Purpose: To determine whether or not Radiation Therapy Oncology Group (RTOG) recursive partitioning analysis (RPA) derived prognostic classes for patients with brain metastases are generally applicable and can be recommended as rational strategy for patient selection for future clinical trials. Inclusion of time to non-CNS death as additional endpoint besides death from any cause might result in further valuable information, as survival limitation due to uncontrolled extracranial disease can be explored.
Methods: We performed a retrospective analysis of prognostic factors for survival and time to non-CNS death in 528 patients treated at a single institution with radiotherapy or surgery plus radiotherapy for brain metastases. For this purpose, patients were divided into groups with Karnofsky performance status (KPS) <70% and KPS > or =70%, as proposed by the RTOG.
Results: Median overall survival was 2.9 months (2.0 months for patients with KPS <70% and 3.6 months for patients with KPS > or =70%, p < 0.001). We did not find other variables splitting patients with KPS <70% in different prognostic groups. However, advanced age, multiple brain metastases, presence of extracranial metastases, and uncontrolled primary tumor each predicted shorter survival in patients with KPS > or =70%. When grouped into the original RTOG RPA classes, our data set split into three subgroups with different prognosis and median survival times of 10.5, 3.5, and 2 months, respectively (p < 0.05). Only 3% of patients fell into the most favorable group. Median time to non-CNS death was 4.1 months (12.9 months in RPA class I, 4.9 months in RPA class II, and 3.8 months in RPA class III, respectively, p > 0.05 for RPA class II versus III). However, it was 8.5 months in RPA class II patients with controlled primary tumor, which was found to be the only prognostic factor for time to non-CNS death in patients with KPS > or =70%. In patients with KPS <70%, no statistically significant prognostic factors were identified for this endpoint.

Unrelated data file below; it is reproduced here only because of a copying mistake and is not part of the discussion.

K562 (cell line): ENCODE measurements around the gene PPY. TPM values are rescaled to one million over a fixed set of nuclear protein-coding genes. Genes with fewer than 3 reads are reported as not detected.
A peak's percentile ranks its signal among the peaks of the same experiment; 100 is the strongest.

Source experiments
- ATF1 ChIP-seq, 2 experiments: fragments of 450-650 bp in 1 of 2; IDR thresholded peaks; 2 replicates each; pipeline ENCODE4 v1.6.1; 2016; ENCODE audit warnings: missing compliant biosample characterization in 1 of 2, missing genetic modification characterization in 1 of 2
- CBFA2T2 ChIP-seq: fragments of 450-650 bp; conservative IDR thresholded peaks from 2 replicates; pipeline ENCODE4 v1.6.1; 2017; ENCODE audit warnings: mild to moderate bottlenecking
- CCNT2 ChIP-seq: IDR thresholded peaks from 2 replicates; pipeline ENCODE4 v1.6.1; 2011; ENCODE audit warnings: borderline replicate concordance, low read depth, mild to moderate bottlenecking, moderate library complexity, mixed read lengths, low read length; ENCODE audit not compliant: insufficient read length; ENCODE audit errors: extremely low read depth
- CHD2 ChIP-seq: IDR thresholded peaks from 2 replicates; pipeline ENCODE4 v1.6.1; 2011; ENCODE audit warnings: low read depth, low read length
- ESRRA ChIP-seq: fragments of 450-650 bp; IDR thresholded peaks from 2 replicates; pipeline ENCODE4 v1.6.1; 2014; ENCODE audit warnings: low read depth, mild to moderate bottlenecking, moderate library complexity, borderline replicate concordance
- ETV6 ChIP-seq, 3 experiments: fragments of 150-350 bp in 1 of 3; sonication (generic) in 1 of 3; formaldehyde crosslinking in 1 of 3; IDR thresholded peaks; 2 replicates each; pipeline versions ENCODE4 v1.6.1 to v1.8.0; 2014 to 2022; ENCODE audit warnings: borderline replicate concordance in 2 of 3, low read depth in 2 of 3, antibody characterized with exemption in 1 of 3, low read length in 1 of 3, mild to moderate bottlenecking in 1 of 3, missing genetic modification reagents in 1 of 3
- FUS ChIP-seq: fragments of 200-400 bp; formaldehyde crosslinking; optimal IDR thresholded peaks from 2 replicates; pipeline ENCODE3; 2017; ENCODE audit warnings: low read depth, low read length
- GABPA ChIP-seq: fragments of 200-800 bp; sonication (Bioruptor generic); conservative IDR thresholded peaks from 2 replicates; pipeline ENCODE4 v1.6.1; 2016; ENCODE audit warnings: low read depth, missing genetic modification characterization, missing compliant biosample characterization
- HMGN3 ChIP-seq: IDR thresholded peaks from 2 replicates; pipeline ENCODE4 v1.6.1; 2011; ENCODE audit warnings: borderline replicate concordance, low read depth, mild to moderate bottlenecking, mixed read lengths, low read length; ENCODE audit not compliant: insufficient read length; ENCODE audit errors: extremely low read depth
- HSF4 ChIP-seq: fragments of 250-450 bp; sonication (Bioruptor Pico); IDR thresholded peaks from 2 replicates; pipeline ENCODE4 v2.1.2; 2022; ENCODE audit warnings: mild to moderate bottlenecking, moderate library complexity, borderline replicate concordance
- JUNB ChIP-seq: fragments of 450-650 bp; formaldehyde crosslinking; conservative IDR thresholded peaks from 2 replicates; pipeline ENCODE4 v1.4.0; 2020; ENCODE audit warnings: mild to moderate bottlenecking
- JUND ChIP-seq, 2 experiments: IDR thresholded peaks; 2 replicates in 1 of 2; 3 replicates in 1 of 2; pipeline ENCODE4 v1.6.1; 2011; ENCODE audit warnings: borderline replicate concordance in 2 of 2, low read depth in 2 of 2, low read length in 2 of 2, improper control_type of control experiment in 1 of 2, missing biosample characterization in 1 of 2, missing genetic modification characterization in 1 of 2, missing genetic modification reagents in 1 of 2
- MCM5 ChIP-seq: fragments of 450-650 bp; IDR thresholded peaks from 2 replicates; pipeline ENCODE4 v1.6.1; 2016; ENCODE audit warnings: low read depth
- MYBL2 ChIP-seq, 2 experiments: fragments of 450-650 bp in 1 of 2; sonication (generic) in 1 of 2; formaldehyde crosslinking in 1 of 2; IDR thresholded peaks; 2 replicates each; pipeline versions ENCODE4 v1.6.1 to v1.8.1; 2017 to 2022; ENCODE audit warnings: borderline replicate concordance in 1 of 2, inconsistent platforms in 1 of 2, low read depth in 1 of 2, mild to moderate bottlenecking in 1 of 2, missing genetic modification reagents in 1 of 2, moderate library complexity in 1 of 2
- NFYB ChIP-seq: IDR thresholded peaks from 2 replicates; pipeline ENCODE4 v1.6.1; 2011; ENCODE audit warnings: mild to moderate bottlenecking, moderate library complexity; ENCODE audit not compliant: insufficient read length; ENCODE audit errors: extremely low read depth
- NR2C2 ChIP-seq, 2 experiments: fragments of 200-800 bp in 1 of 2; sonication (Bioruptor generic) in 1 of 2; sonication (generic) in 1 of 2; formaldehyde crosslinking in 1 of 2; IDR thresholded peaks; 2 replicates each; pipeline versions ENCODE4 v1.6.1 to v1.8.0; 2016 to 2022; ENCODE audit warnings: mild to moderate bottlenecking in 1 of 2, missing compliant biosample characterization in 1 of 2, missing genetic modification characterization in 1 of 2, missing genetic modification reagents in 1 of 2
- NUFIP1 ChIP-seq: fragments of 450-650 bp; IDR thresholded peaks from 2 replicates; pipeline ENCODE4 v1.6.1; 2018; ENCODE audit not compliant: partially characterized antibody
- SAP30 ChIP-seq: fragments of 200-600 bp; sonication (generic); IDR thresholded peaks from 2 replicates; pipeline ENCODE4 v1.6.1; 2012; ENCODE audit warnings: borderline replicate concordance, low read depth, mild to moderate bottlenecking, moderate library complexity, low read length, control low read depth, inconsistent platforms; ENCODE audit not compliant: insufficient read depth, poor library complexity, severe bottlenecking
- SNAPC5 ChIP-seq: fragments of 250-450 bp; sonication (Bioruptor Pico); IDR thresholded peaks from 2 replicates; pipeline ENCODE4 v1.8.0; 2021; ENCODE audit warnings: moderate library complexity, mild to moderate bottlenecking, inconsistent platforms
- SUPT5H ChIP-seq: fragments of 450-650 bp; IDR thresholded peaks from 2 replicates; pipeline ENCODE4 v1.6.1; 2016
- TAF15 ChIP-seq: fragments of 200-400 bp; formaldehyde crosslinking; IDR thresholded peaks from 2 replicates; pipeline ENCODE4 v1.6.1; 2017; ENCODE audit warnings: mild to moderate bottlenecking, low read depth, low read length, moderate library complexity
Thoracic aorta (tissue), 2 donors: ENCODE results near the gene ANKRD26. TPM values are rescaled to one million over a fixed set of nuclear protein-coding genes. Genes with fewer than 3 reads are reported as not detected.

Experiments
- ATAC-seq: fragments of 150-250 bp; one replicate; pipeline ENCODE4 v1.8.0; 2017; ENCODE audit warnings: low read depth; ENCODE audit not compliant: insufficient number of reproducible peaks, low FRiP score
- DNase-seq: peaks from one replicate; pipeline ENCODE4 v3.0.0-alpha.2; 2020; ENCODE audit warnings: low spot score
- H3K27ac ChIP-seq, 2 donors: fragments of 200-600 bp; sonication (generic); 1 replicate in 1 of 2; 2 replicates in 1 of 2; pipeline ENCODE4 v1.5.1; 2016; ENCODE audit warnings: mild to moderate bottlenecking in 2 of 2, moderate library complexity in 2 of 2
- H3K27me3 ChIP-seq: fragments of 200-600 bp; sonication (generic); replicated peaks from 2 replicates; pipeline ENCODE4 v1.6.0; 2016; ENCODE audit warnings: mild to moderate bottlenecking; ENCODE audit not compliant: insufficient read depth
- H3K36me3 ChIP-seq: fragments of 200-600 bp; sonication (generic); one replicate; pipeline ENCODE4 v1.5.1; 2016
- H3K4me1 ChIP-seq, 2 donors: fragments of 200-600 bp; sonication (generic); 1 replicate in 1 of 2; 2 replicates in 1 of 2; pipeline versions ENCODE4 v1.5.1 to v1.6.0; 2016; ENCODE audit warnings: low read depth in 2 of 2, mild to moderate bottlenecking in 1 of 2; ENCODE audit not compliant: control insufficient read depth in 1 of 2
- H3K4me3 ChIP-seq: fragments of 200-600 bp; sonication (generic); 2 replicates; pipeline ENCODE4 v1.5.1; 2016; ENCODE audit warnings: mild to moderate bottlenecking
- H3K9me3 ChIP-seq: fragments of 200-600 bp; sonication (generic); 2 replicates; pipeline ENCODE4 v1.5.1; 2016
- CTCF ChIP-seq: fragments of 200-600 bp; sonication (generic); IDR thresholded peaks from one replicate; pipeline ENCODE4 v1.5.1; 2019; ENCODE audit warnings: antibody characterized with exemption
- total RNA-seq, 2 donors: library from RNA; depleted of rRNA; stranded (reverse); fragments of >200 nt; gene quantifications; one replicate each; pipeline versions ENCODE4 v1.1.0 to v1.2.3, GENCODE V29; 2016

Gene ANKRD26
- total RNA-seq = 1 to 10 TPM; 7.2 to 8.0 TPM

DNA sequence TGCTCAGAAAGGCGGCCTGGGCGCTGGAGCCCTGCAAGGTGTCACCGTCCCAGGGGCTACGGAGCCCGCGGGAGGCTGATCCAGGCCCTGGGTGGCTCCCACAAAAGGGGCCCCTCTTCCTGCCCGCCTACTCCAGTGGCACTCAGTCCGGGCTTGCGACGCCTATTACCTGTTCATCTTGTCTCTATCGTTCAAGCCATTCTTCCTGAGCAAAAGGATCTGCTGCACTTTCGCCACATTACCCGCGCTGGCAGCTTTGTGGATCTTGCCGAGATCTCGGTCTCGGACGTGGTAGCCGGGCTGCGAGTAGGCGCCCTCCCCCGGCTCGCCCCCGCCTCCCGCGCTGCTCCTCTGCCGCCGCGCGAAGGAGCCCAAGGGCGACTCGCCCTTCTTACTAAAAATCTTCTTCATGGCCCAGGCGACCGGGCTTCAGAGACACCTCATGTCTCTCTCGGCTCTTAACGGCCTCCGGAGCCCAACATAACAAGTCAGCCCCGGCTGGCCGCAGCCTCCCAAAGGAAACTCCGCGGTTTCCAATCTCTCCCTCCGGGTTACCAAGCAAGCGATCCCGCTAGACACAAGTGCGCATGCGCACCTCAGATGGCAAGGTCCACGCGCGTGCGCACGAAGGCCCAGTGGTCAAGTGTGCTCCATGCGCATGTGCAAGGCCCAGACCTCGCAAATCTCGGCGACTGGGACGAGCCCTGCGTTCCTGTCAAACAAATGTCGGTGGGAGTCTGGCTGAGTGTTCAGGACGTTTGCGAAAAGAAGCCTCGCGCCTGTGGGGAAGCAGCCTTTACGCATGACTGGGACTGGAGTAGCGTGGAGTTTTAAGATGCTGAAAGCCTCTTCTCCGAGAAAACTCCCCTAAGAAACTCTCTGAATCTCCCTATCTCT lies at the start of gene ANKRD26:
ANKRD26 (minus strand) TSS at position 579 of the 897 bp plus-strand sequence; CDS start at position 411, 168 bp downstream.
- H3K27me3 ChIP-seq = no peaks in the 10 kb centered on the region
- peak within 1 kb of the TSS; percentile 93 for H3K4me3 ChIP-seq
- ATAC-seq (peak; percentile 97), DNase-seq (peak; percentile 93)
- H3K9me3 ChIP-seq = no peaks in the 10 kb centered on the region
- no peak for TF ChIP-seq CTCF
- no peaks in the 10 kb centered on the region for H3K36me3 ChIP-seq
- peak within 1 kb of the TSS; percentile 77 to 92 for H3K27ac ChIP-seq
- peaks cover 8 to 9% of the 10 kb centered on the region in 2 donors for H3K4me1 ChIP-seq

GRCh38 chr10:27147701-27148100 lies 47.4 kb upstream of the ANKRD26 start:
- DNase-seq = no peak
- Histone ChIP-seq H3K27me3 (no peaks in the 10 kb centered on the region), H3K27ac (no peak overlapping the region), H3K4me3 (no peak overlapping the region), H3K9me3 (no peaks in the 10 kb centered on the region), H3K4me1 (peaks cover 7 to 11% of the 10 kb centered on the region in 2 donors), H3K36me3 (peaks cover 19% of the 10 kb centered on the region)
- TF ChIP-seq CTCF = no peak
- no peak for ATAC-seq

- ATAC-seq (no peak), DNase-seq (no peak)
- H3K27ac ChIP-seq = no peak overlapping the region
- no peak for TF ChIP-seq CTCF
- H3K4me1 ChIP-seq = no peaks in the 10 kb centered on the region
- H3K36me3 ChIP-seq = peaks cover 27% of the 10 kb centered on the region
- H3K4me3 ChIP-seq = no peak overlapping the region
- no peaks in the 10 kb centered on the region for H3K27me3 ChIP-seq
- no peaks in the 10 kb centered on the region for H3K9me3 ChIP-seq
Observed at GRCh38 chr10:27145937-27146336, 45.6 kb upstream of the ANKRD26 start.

Conclusions: Despite some differences, this analysis essentially confirmed the value of RPA-derived prognostic classes, as published by the RTOG, when survival was chosen as endpoint. RPA class I patients seem to be most likely to profit from aggressive treatment strategies and should be included in appropriate clinical trials. However, their number appears to be very limited. Considering time to non-CNS death, our results suggest that certain patients in RPA class II also might benefit from increased local control of brain metastases.